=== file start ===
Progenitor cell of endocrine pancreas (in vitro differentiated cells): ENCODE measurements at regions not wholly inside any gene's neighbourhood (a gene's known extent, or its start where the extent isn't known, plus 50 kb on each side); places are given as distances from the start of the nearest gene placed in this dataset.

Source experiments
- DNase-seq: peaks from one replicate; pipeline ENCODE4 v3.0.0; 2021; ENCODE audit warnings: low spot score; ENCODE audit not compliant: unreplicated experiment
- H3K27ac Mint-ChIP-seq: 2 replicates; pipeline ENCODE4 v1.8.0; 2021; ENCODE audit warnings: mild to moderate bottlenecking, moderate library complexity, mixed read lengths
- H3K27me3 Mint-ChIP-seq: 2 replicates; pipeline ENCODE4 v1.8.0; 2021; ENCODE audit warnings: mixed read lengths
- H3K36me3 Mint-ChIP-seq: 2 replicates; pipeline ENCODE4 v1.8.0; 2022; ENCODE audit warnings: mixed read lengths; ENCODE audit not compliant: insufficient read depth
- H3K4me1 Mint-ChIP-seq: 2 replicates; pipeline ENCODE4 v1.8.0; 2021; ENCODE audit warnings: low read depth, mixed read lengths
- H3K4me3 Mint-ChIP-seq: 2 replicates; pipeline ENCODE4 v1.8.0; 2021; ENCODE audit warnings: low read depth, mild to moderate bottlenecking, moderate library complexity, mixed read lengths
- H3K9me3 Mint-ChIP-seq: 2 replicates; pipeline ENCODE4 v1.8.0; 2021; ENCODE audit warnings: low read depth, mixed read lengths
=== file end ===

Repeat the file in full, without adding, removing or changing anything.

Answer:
Progenitor cell of endocrine pancreas (in vitro differentiated cells): ENCODE measurements at regions not wholly inside any gene's neighbourhood (a gene's known extent, or its start where the extent isn't known, plus 50 kb on each side); places are given as distances from the start of the nearest gene placed in this dataset.

Source experiments
- DNase-seq: peaks from one replicate; pipeline ENCODE4 v3.0.0; 2021; ENCODE audit warnings: low spot score; ENCODE audit not compliant: unreplicated experiment
- H3K27ac Mint-ChIP-seq: 2 replicates; pipeline ENCODE4 v1.8.0; 2021; ENCODE audit warnings: mild to moderate bottlenecking, moderate library complexity, mixed read lengths
- H3K27me3 Mint-ChIP-seq: 2 replicates; pipeline ENCODE4 v1.8.0; 2021; ENCODE audit warnings: mixed read lengths
- H3K36me3 Mint-ChIP-seq: 2 replicates; pipeline ENCODE4 v1.8.0; 2022; ENCODE audit warnings: mixed read lengths; ENCODE audit not compliant: insufficient read depth
- H3K4me1 Mint-ChIP-seq: 2 replicates; pipeline ENCODE4 v1.8.0; 2021; ENCODE audit warnings: low read depth, mixed read lengths
- H3K4me3 Mint-ChIP-seq: 2 replicates; pipeline ENCODE4 v1.8.0; 2021; ENCODE audit warnings: low read depth, mild to moderate bottlenecking, moderate library complexity, mixed read lengths
- H3K9me3 Mint-ChIP-seq: 2 replicates; pipeline ENCODE4 v1.8.0; 2021; ENCODE audit warnings: low read depth, mixed read lengths